It’s been more than 40 years since the Watergate scandal broke, prompting Charles Colson’s resignation from the White House. Eventually Nixon’s “hatchet man” made a highly publicized conversion to Christianity and served time in a federal prison camp after pleading guilty to obstruction of justice.
After his release, he founded Prison Fellowship, now the nation’s largest outreach to prisoners, former prisoners, and their families. That unlikely tale of redemption came full circle today when a task force named in Colson's honor made recommendations to Congress to improve outcomes of the federal criminal justice system.
Colson would feel honored to have his name on the task force. It signals the ascendance of a notion he embodied: That despite their crimes, people behind bars have God-given worth, and once they have been held accountable via proportionate punishment, they are capable of being transformed and making significant contributions to the public good.
That idea, which now has credence across the political spectrum, has not always been accepted.
In a well-intentioned but shortsighted push for public safety, criminal justice rhetoric of the 1980s and ‘90s emphasized the need to lock up many more people, including those convicted of nonviolent offenses, for much longer periods of time.
The result has been an ever-more-costly federal prison system plagued by overcrowding and sub-par returns.
Not only does this approach undermine the humanity of those who are convicted of crimes and held in unrestorative conditions, but it also does a disservice to the victims and communities who are not helped to heal after old crimes or protected from new ones.
Realizing the shortcomings of this system, Congress created the Charles Colson Task Force on Federal Corrections, a bipartisan team of nine subject-matter experts, to examine challenges in the federal corrections system and recommend practical, data-driven policy solutions. In order to develop its recommendations, the task force, on which I was privileged to serve, met throughout 2015 to review relevant research and hear expert witness testimony.
We at Prison Fellowship are particularly encouraged by the task force’s recommendation that “the federal Bureau of Prisons should promote a culture of safety and rehabilitation.”
More constructive prison culture, with basic guarantees of personal safety, educational opportunities and policies that reward pro-social behavior, produce improved long-term outcomes.
They encourage individual transformation and ultimately protect public safety better than facilities that release individuals back into the community who have not been encouraged and enabled to change their former way of life.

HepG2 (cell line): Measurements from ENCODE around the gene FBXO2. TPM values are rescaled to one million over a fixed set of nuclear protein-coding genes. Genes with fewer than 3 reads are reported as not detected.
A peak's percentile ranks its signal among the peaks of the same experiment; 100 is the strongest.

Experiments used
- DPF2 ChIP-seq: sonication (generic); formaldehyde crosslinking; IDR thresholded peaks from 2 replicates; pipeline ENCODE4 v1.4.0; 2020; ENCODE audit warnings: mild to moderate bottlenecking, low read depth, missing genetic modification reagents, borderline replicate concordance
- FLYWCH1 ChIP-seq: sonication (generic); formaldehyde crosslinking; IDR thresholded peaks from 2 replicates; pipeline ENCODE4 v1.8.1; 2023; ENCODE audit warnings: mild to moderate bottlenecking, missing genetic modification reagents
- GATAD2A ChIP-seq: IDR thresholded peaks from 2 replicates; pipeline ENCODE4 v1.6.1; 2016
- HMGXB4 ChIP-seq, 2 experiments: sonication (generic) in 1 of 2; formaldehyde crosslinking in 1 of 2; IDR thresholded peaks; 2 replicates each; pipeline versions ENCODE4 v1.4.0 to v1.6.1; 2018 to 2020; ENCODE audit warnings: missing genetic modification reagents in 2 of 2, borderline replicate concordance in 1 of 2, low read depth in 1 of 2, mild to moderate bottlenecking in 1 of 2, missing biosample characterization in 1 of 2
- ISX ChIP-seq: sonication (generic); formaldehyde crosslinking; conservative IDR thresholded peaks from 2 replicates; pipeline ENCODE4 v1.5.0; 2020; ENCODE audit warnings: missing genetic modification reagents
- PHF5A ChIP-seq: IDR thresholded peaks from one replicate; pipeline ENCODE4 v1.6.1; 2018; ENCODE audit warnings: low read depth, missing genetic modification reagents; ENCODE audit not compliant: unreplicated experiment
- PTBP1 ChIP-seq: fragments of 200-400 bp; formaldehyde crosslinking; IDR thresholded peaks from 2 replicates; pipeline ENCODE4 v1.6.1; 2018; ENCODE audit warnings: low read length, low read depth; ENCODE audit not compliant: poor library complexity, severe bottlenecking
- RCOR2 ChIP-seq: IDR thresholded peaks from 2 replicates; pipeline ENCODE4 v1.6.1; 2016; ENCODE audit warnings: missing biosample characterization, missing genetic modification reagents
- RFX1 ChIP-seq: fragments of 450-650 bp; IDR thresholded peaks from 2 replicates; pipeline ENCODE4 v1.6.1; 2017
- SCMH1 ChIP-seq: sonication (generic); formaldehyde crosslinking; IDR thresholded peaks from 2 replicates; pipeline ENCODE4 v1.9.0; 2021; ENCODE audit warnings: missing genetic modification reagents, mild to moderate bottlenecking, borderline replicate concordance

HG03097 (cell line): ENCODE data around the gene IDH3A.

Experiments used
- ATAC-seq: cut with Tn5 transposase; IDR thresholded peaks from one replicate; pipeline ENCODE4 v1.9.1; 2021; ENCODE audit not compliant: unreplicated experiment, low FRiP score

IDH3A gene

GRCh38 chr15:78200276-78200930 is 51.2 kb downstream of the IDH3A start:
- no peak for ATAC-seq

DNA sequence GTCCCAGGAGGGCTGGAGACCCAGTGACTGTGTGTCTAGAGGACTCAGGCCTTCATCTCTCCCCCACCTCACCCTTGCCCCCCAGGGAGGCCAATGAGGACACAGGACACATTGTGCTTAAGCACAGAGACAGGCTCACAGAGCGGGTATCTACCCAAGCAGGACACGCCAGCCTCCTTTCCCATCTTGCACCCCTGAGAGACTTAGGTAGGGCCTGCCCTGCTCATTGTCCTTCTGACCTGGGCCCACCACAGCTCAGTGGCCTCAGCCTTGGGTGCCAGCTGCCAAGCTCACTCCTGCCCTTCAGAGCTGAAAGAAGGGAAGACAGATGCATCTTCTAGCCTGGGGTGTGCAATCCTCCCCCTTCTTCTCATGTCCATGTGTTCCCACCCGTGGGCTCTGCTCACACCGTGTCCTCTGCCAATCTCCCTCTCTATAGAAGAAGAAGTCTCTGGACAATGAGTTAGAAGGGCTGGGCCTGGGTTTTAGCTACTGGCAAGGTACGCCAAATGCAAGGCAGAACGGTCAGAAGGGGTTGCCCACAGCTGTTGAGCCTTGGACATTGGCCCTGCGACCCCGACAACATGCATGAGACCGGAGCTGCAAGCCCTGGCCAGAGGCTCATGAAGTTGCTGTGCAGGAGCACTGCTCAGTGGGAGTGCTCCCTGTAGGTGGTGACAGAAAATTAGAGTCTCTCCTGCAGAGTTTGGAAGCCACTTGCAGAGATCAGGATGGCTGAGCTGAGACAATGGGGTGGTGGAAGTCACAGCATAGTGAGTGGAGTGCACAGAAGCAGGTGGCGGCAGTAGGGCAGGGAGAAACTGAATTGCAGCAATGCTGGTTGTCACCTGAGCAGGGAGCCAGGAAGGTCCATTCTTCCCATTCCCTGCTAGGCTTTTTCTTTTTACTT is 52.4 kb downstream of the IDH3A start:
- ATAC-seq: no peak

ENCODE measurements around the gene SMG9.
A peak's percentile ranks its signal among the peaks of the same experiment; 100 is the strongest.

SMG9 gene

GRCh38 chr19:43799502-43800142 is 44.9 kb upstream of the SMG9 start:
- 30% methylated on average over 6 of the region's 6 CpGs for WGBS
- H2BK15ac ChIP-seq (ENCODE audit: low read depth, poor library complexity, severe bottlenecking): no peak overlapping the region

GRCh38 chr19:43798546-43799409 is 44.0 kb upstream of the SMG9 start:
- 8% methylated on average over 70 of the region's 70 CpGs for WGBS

We also welcome the task force’s recommendation that the federal criminal justice system enhance its accountability through increased transparency and better coordination across agencies.
We expect the prison system to protect public safety and uphold the dignity of those in its custody. These interests are best served when federal prison officials are encouraged to share and adopt evidence-based, restorative practices already being pioneered in some states.
Common-sense reform will help restore justice to our federal system. We thank members of Congress, particularly Rep. Goodlatte, R-Va., and Sen. Grassley, R-Iowa, for their leadership in the criminal justice bills currently working their way through the legislative branch. The most promising bills include the Senate’s Sentencing Reform and Corrections Act and the House’s Sentencing Reform Act, which propose more just applications of mandatory minimums and more constructive federal prison culture.
These efforts have a real chance of becoming law if Congress will seize this moment of bipartisan cooperation.
In the first minute of the State of the Union, President Obama opined that he and the Congress might “surprise the cynics” by working together on criminal justice reform.
After spending many years championing a cause unpopular to Democrats and Republicans alike, I believe Chuck Colson would celebrate the notion that criminal justice reform would unite political adversaries in our divided era.
Those who have broken the law still have great potential. While being held accountable for their actions, they can also be transformed and make significant contributions to society.
Charles Colson proved that when, after his own transformative prison experience, he founded an organization that has changed the way faith communities respond to prisoners and their families in America and around the world.
Such second chances must be earned, but, as the task force reflects in its findings and recommendations, there are effective and evidence-based means to promote both accountability and personal redemption.
Craig DeRoche is the senior vice president of advocacy and public policy at Prison Fellowship, the nation’s largest outreach to prisoners, former prisoners, and their families. A Republican, he served as speaker of the Michigan House of Representatives from 2005 to 2006.